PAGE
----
Long Distance Moving and Storage

  1. Info about Long Distance Moving and Storage
  2. Important Things to Remember Before Moving 
  3. Beginning a New Chapter
  4. You're Not Alone
  5. Be Positive!

1. Tips on Long Distance Moving and Storage  

Long distance moving and storage companies can help you relocate to a new part of the country without any hassle. However, it’s up to you to handle the minor details that long distance moving and storage companies might not take care of – changing your billing addresses, voting registration and everything in between. Once you narrow down your list of long distance moving and storage companies, take the following steps to make sure you don’t forget about the little things you may leave behind.

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2. Important Things to Remember Before Moving

The post office will need to be contacted to ensure that your mail is forwarded once you move. This can ensure that you don’t miss any bills or other important documents that may come in the mail. Make sure you give your post office as much of an advanced notice as possible.

The post office will need to know the exact dates of your move to ensure that mail gets to you as planned. In the end, you’ll be glad you still have your extra gardening tools on hand in your new place. While it can be stressful to move and get situated in a new location, you can reduce your anxiety by doing some preparation beforehand. Take these steps into consideration and you won’t forget anything along the way.

4 Things To Do Before You Move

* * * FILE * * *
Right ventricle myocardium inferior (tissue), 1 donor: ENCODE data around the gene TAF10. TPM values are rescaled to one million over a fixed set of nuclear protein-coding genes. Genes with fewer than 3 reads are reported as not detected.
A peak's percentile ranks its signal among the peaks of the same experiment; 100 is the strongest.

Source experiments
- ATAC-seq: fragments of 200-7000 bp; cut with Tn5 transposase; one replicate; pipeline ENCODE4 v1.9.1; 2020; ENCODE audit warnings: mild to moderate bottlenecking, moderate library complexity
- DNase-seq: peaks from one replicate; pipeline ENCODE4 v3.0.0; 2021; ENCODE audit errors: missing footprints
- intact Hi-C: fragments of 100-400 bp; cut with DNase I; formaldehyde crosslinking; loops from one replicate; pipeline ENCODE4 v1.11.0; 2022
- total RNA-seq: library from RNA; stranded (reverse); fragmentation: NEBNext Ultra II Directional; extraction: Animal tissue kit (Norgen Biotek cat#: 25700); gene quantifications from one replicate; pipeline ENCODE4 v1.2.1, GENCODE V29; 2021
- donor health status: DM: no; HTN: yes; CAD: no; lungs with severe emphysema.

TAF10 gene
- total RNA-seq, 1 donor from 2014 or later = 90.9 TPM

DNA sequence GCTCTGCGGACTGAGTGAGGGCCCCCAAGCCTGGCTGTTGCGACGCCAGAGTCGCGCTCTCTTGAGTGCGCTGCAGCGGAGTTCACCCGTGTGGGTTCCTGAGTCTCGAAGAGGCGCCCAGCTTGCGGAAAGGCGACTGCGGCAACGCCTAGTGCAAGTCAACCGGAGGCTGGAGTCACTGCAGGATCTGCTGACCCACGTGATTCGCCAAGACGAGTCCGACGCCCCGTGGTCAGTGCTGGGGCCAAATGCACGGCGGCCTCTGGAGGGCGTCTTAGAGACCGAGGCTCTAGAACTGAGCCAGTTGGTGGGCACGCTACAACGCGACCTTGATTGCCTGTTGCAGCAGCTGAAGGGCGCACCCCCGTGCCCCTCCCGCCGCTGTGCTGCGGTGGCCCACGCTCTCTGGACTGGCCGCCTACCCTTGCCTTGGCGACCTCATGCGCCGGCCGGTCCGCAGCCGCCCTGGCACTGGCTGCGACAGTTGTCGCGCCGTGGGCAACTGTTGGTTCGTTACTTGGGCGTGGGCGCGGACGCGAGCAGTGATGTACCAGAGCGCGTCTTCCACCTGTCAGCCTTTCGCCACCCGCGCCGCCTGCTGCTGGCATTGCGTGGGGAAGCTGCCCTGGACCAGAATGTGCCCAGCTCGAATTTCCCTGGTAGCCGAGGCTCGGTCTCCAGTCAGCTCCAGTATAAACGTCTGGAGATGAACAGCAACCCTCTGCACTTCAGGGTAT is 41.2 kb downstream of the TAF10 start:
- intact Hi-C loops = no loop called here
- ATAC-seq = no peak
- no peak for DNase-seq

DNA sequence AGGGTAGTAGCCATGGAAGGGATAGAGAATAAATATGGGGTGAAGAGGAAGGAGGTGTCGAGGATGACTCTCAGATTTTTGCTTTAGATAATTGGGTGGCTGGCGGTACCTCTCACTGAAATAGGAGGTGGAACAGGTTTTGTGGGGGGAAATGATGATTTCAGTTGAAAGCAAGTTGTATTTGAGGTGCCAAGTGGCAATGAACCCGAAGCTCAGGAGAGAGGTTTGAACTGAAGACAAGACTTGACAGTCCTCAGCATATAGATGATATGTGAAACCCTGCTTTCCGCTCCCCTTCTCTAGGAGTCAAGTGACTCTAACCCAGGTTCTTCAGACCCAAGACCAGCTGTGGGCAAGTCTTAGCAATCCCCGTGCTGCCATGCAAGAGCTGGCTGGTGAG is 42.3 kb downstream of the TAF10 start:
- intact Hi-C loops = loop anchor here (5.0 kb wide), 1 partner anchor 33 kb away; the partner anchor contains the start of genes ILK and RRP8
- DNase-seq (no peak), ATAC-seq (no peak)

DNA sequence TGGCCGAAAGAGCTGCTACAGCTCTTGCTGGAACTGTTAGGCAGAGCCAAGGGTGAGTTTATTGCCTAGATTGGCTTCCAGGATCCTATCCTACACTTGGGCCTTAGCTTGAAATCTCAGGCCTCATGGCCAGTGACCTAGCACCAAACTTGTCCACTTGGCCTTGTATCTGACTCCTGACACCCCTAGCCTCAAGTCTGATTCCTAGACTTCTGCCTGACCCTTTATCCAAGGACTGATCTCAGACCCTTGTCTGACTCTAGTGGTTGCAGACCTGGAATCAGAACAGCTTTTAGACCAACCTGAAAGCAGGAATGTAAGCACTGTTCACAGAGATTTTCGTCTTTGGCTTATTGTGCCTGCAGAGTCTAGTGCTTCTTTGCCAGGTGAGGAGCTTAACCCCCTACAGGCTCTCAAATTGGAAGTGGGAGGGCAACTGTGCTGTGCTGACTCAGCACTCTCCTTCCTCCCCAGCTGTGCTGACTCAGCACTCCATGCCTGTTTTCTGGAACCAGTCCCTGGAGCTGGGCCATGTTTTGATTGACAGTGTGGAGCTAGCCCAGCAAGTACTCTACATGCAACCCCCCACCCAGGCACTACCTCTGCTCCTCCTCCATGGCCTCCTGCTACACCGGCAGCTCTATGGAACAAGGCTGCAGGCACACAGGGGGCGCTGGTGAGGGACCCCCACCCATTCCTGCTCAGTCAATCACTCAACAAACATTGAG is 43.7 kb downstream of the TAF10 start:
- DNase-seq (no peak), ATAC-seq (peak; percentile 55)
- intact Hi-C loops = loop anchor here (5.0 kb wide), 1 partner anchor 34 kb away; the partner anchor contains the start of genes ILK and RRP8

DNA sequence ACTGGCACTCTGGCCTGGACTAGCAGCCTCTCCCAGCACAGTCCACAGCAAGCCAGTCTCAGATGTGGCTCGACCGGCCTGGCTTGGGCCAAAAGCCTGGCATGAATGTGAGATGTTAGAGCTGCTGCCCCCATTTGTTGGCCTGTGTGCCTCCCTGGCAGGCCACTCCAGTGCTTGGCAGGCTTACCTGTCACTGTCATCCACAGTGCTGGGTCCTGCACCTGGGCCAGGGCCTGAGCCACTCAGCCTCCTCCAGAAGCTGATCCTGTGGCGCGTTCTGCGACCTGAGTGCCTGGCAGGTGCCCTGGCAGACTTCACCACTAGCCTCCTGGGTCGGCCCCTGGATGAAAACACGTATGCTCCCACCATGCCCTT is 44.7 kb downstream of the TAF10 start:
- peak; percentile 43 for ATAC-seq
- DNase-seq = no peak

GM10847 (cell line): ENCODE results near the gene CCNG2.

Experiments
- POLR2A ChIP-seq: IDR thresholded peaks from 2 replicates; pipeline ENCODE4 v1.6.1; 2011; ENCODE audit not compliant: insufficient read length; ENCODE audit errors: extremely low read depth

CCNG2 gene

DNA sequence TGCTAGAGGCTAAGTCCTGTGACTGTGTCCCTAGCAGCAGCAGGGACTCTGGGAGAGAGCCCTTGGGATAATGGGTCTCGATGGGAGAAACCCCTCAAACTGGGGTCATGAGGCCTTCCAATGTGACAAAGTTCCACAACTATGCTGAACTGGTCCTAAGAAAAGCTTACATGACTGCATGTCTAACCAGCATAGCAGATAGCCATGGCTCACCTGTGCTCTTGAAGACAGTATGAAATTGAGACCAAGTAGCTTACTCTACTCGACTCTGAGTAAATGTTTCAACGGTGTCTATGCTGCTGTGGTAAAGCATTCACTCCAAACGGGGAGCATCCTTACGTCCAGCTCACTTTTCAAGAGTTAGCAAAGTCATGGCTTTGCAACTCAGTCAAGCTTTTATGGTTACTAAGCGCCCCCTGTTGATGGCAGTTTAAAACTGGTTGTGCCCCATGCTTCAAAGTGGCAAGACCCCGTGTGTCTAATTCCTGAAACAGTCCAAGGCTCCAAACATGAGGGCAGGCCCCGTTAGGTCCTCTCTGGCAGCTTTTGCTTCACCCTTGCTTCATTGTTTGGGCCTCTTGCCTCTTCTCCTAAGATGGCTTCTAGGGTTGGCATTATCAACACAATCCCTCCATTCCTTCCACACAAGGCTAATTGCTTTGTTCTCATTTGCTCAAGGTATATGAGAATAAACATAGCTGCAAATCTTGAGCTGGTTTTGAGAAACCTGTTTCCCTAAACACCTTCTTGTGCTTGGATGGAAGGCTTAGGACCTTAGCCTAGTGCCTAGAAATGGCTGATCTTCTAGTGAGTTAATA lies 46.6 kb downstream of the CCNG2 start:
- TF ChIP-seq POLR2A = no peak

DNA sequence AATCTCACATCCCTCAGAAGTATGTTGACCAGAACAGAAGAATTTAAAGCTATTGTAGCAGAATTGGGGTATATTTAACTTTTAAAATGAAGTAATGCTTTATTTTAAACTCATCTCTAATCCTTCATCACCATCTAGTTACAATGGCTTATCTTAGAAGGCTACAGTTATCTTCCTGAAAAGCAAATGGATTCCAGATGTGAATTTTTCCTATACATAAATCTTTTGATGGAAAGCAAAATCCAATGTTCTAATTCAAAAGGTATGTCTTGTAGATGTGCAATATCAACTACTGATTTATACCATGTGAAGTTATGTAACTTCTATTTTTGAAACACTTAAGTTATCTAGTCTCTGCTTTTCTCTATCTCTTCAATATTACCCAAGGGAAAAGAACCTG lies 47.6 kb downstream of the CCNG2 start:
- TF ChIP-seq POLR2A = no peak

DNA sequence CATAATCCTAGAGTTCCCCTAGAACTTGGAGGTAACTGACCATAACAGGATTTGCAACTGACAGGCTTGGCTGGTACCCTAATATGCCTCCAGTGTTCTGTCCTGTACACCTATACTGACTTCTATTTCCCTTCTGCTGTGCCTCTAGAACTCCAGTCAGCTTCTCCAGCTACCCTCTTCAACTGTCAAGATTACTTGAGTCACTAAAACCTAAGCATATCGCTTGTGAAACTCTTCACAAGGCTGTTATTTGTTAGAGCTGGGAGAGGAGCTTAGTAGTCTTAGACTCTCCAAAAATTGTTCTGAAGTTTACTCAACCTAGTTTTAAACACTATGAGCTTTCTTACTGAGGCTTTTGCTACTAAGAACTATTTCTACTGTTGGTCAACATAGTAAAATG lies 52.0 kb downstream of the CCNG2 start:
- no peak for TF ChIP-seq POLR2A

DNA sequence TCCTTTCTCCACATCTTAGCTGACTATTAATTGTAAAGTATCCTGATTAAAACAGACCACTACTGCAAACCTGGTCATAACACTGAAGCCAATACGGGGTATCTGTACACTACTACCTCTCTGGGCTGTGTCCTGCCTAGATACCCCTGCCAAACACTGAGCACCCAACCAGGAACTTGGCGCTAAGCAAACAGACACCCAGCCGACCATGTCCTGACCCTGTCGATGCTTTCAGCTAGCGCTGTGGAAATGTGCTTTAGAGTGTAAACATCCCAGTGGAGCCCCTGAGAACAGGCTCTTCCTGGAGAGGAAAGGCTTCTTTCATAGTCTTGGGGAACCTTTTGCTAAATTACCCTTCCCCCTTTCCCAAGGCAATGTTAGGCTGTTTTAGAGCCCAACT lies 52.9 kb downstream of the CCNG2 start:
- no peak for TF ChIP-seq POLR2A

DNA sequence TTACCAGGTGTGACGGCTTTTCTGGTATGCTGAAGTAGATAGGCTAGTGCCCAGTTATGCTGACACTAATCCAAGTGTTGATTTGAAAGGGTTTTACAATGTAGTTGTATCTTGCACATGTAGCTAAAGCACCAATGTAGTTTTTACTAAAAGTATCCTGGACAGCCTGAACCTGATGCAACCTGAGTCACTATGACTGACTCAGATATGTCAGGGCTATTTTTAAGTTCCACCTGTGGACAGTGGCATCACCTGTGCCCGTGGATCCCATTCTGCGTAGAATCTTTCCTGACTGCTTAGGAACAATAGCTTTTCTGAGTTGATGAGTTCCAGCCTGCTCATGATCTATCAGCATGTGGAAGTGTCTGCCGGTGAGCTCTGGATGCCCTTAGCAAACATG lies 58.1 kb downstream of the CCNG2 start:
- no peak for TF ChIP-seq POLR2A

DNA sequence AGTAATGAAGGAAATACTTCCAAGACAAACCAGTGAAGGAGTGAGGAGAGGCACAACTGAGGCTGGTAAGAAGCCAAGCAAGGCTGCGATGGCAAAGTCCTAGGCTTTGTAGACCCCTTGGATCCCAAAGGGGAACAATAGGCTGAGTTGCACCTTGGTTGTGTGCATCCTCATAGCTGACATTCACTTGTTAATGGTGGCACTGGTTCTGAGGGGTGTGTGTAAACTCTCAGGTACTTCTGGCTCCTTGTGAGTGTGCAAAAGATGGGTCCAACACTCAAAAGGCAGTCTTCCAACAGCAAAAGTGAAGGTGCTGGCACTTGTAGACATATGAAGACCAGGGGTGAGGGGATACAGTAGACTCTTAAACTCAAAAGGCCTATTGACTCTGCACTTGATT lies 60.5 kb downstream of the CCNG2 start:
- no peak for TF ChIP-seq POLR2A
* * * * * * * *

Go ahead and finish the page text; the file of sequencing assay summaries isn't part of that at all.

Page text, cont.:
• Turn off your utilities
  • Contact the Post Office
  • Check Nooks and Crannies
  • Check Outside the House

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3. Check All Spaces of Your Home

When was the last time you looked at your crawl spaces? How about that upper shelf in the closet? It’s critical to check these areas before you get ready to move. These locations may be where you’ve stored precious belongings in the past – you don’t want to leave them behind.

Don’t forget to contact your water and electricity departments before you get ready to move. You don’t want to be charged for water and electricity usage long after you’re gone. Additionally, contact your cable provider to ensure that you aren’t without Internet or television for too long after your move.

Did you clear out your shed? Did you remove the gardening hose from your home?

Your yard can be easily forgotten about when you’re in the midst of moving. Don’t forget to take a couple laps around the yard to find items that you may have forgotten to pack up.

The Truth About Moving somewhere New Place by Yourself

4. Beginning a New Chapter

Your friends and family cannot stop expressing how proud they are that you have decided to take such a major step in your life. Granted they are a little sad, but mostly excited. However, you cannot bring yourself to feel the same way. How could you? Uprooting your entire life and moving such a long distance away is difficult. It is also very exciting, but you may not realize it when you are surrounded by everything that has given you comfort for so many years; a place to call home.

The move comes and goes, and you are finally beginning a new chapter in your life. One that you know will be filled with excitement, discovery, and opportunity. You have a new home or job, you’ve familiarized yourself with your surroundings enough to know what’s what. Life goes on. You go to work. You establish a new routine. You discover new things, such as restaurants and cultures. You work yourself further and further into your new life by submerging yourself in everything you can in the city.

It’s fun and relaxed- the change in scenery, the opportunity to re-invent yourself, and the endless possibilities for adventure. Everyone from your hometown sends you nice messages and comments like “we miss you!” and “wish we were there with you!”. Then it begins to fade. The messages from a close friend or the promised daily phone calls become less and less frequent and eventually fade away entirely.

Long Distance Storage

5. You're Not Alone 

When there’s a great live performance downtown or a mountain you would love to climb, but you find yourself alone with no one to share the memories with. When work was strenuous and all you want to do is sip on a large alcoholic beverage with your best friend, but you realize you are all alone. Just. alone.